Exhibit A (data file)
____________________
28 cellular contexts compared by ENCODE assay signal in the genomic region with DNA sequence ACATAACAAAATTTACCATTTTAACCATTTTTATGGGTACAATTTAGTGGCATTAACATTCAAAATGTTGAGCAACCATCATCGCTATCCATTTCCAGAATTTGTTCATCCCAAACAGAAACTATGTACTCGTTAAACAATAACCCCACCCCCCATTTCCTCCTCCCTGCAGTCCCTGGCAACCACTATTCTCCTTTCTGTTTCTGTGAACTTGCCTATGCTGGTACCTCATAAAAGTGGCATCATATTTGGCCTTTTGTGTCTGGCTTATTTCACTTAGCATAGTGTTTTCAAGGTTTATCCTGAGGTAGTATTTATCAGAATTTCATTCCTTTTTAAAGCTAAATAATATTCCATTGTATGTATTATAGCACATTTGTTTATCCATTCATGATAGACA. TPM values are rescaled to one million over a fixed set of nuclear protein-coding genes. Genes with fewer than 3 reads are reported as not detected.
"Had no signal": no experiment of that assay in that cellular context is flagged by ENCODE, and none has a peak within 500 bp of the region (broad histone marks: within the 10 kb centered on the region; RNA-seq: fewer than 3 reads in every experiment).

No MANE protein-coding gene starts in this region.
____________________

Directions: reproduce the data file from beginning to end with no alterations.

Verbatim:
28 cellular contexts compared by ENCODE assay signal in the genomic region with DNA sequence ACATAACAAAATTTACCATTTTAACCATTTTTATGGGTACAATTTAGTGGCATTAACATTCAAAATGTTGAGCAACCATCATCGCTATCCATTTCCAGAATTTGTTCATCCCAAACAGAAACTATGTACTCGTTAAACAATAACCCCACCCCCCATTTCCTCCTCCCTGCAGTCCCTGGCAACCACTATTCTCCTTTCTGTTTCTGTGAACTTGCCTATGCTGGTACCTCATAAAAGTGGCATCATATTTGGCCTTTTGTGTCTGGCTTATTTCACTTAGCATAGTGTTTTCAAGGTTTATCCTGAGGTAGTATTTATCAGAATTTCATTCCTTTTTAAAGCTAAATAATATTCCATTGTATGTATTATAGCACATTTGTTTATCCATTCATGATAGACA. TPM values are rescaled to one million over a fixed set of nuclear protein-coding genes. Genes with fewer than 3 reads are reported as not detected.
"Had no signal": no experiment of that assay in that cellular context is flagged by ENCODE, and none has a peak within 500 bp of the region (broad histone marks: within the 10 kb centered on the region; RNA-seq: fewer than 3 reads in every experiment).

No MANE protein-coding gene starts in this region.